Night Cooling Ventilation
A passive cooling strategy that removes stale air at night to cool down the building’s thermal mass, reducing the demand on energy-intensive mechanical cooling systems.Contact a Specialist
What is night cooling or passive cooling?
Also called night purge ventilation or night flushing, it uses the building’s thermal mass as a sink during the day as it absorbs heat gains from occupants, equipment, and the sun. Then, when evening temperatures drop, the building envelope is opened, allowing for the cool air to enter the building and dissipate the stored heat via convection.
Because the building’s thermal mass is cooled down at night, the building can take advantage of radiant cooling during the day while the building is occupied. The result is a reduced reliance on mechanical cooling systems during the daytime which are peak hours in terms of energy costs.
Why do buildings need night purge ventilation?
New buildings are becoming more and more insulated due to regulatory requirements, lowered U-values, and the continued focus on building heating usage. In a typical new office building with normal heat loads, the need for cooling can be required even at outdoor temperatures below 0 degrees. This is primarily due to high heat loads generated from people, lighting, and equipment. Often this leads to buildings which have a decreased need for heating while increasing the need for cooling.
How does night flushing or night cooling work?
Night cooling can be used in a natural, mechanical, or mixed-mode ventilation approach.
Passive cooling with natural ventilation
If your building employs natural ventilation, then night flushing is achieved by opening the windows at night and letting wind-driven or thermal buoyancy-driven airflow cool the space. To ensure that this is handled properly, we recommend a natural ventilation solution that can offer feedback about window opening position and/or that provides window status directly to the building management system. This will help maintain the security and integrity of the building without compromising on the benefits of night cooling.
Night cooling with mechanical ventilation
If your building uses purely mechanical ventilation, then nighttime flushing will occur by forcing the air out of the building via ventilation ducts. Air is then usually supplied to the building throughout the day as required by regulations or demand. This technique will not offer the same energy saving benefits as a natural approach.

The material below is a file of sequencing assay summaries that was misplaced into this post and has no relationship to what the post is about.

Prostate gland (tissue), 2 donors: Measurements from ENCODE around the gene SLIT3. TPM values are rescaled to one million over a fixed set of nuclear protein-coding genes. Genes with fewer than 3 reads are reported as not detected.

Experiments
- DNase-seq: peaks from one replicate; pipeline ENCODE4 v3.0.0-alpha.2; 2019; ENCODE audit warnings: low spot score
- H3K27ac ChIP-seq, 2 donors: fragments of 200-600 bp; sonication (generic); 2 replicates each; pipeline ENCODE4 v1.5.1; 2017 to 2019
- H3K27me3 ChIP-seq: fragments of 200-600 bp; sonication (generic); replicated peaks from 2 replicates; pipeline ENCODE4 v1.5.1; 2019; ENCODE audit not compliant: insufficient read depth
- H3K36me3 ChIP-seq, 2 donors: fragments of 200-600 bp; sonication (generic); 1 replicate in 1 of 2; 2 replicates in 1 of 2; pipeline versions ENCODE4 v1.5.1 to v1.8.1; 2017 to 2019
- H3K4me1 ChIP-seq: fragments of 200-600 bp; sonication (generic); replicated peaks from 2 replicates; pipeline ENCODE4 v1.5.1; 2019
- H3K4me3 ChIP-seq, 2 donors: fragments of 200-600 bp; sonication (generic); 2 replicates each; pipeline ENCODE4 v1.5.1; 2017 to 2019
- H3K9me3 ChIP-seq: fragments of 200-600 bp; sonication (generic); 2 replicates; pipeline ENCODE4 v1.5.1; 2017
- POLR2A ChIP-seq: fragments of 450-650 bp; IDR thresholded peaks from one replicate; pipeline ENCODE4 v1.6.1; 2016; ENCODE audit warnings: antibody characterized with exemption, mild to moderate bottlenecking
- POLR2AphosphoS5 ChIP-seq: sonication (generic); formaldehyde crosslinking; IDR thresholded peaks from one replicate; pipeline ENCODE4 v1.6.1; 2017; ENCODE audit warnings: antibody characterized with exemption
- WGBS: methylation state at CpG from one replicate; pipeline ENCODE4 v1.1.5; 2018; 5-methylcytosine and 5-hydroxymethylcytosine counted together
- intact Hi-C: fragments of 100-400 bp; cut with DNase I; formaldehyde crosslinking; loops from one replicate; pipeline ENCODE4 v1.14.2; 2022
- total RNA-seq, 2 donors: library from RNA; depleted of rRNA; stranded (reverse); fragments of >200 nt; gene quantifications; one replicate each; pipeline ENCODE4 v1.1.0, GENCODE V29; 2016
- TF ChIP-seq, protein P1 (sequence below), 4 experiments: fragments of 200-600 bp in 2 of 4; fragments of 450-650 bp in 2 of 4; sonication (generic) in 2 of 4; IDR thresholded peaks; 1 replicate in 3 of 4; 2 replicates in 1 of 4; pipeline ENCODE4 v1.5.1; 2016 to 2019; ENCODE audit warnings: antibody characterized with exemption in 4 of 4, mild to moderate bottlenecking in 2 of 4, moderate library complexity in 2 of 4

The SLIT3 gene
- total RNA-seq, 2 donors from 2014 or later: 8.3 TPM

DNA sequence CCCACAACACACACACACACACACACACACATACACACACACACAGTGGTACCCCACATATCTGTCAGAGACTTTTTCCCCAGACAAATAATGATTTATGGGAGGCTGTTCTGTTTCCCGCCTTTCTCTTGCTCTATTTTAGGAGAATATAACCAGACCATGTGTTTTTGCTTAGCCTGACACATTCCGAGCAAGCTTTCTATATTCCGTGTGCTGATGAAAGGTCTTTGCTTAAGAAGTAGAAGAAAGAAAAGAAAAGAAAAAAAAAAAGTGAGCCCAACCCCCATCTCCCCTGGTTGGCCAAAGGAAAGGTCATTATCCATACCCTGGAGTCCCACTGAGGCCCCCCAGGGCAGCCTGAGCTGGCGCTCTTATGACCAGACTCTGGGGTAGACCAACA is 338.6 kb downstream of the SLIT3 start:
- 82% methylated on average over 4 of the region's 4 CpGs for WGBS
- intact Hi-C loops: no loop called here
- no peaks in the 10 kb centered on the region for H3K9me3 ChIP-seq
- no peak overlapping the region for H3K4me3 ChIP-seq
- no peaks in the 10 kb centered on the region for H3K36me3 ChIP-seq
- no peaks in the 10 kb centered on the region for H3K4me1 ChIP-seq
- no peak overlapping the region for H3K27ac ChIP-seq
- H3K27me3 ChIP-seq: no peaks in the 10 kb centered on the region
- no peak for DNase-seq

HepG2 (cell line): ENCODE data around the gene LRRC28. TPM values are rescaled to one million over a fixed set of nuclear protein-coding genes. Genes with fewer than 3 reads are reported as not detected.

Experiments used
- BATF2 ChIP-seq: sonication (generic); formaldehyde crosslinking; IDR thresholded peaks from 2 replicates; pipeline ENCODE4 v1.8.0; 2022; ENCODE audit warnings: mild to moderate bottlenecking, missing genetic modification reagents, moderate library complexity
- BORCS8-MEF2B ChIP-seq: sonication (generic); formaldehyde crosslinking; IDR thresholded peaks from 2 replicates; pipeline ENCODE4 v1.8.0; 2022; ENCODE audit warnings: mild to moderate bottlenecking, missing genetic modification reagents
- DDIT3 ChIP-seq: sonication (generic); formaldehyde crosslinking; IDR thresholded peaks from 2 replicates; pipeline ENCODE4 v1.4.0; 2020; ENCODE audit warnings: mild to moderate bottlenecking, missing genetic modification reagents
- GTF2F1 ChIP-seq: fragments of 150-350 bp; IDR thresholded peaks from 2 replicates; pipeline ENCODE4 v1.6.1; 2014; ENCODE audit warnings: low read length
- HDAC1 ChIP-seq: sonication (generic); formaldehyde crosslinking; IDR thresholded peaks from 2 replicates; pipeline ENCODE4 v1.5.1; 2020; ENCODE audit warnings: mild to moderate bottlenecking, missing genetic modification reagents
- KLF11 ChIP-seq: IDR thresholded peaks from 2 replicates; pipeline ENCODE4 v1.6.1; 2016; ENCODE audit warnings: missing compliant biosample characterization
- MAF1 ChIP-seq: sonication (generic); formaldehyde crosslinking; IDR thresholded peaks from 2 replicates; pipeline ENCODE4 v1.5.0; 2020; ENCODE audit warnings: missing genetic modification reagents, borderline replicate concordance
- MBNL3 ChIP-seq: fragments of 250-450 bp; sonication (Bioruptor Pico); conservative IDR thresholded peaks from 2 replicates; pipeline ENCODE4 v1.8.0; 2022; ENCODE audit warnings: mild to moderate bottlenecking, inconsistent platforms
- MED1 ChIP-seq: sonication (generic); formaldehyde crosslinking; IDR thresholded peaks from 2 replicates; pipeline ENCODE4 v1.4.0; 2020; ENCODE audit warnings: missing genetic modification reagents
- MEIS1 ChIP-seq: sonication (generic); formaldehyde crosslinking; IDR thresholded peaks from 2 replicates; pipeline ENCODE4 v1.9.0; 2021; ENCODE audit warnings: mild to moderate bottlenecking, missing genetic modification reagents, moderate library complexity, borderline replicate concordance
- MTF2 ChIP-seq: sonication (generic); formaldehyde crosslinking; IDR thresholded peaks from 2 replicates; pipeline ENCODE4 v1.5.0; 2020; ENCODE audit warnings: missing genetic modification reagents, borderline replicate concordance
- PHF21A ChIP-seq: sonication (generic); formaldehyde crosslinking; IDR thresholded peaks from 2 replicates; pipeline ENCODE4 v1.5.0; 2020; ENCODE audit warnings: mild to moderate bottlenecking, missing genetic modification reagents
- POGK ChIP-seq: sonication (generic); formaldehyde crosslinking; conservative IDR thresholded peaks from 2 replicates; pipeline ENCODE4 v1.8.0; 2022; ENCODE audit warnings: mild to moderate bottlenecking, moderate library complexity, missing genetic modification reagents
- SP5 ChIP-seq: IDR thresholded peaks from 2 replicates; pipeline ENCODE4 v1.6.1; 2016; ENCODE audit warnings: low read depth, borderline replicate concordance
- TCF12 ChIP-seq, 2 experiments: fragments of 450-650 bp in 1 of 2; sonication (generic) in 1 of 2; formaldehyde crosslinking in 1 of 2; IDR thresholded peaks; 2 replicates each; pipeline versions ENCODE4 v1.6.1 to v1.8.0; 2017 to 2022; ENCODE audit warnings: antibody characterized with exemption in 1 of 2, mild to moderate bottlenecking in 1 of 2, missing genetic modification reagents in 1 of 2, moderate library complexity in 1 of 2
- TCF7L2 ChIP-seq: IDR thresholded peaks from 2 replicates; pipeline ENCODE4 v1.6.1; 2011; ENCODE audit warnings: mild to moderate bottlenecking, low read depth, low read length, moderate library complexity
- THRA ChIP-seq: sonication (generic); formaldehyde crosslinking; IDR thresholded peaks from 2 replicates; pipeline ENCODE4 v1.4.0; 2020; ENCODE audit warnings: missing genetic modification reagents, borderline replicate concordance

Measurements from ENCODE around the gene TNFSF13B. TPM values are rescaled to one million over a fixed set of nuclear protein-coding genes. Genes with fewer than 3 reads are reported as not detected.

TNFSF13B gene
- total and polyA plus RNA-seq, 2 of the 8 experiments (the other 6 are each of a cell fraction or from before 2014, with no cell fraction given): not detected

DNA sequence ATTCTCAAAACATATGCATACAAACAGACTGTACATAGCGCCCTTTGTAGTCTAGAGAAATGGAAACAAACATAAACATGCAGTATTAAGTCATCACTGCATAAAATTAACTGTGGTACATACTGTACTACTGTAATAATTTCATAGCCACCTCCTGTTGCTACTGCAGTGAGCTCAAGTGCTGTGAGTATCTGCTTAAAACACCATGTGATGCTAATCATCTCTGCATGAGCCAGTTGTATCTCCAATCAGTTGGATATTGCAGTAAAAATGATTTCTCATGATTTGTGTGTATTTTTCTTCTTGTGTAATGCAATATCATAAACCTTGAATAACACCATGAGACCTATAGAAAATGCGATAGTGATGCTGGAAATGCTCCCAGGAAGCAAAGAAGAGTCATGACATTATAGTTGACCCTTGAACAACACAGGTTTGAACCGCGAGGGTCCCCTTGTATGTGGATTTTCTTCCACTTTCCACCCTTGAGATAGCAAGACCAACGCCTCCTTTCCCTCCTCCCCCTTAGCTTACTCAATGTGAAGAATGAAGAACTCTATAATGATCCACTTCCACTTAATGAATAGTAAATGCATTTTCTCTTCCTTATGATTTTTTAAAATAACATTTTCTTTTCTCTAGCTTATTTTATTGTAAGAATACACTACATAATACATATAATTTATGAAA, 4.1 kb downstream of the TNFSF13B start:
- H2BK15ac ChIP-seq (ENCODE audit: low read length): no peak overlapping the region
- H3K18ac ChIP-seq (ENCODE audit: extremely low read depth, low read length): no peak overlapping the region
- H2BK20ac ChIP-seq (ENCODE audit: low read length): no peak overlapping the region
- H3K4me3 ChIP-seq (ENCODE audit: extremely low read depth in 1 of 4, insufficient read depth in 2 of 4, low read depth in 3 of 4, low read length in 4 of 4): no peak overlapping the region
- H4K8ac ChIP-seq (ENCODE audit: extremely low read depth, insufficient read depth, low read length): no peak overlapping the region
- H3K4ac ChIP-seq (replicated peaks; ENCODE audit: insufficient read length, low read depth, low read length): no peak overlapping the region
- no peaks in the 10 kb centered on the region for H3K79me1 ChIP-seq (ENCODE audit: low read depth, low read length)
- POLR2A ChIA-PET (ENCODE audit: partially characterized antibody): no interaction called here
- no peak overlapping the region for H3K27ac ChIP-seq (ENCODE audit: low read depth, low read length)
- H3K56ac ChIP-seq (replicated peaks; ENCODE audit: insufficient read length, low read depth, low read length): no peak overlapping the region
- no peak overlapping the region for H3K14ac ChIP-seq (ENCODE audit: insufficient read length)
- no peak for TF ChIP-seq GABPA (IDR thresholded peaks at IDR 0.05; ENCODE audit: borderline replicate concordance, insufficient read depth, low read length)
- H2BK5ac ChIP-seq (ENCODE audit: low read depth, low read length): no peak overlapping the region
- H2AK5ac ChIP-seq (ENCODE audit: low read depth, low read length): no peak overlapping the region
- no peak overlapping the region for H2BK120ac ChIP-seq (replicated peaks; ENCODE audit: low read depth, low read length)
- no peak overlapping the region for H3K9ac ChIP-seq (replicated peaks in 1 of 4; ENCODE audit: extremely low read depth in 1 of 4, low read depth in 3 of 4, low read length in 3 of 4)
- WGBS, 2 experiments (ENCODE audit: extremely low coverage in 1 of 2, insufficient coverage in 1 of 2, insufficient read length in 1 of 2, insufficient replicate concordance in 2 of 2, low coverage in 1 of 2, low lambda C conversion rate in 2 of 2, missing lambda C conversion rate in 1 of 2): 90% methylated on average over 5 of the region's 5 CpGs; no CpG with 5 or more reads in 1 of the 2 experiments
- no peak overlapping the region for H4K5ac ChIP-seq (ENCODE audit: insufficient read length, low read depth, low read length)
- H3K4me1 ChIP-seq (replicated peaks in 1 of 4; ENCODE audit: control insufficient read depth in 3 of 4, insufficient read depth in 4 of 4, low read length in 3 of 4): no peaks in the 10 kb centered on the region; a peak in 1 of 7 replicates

Passive cooling with mixed-mode ventilation
In the case of a building making use of mixed-mode ventilation, night flushing is achieved through a combination of natural ventilation strategies and mechanical ventilation. This is often very effective when a building has spaces that are especially deep or that can’t make use of cross ventilation.
Reference cases with night cooling
Clayton Heights Community Centre
Designed to achieve Passive House certification, the Clayton Heights Community Centre is on track to become the first community center to achieve Passive House in North America.Read more
Rocky Mountain Institute Innovation Center
This net-zero energy building leverages passive design techniques, an airtight and superinsulating envelope, as well as natural ventilation and night cooling.See how
How to enhance the effects of night purge ventilation
To enhance the effects of night cooling for a new project, you can consider building materials with high thermal mass. What determines how much heat and cool the mass can store are its heat capacity and density. Exposing the thermal mass will also help enhance the thermal effect as covering it will hinder its ability to store heat or cool. Another way to enhance night cooling is by using solar shades in the design. Solar shades prevent the building from gaining too much heat from the sun, increasing the effectiveness of night flushing as well as providing several other benefits to the building.Learn more about passive ventilation
Key benefits of night purge ventilation
Reduces daytime use of mechanical cooling systems
Lowers energy bill
Enhances performance of the building envelope
Improves occupant health and comfort
Low carbon method for building cooling
In which climates is night ventilation most effective?
The efficiency of night cooling depends on the thermal properties of the building and on the local climate conditions, i.e. nighttime wind speed and the temperature swing of the ambient air. It is particularly effective in climates that have a marked swing between the day- and nighttime outside temperatures. This is not to say that night purging cannot be effective in warmer climates. Even when internal and external temperatures are very similar, night flushing can still provide a means for airborne pollutants to be exhausted and allow fresh air to enter.
Common concerns with night purge ventilation
Security is a common concern when night purge ventilation is considered. This concern is alleviated by selecting high-level openings which minimize many risks such as break-ins. Insurance companies often prefer small openings at higher levels when night ventilation is present.
The risks from entrapment can be lowered by using intelligent actuators which are programmed with a pressure safety function. Furthermore, by using an intelligent actuator, in combination with an intelligent control panel, the building management system can receive feedback about the status and degree of the openings.
Normally, with a night purge ventilation strategy the windows do not have to open fully to achieve effective cooling. Therefore, the system will help the building cool while maintaining the security of the building. The intelligent control system should also include wind and rain sensors which are able to detect when rain and wind speed limits are exceeded in order to close the windows and protect the building.
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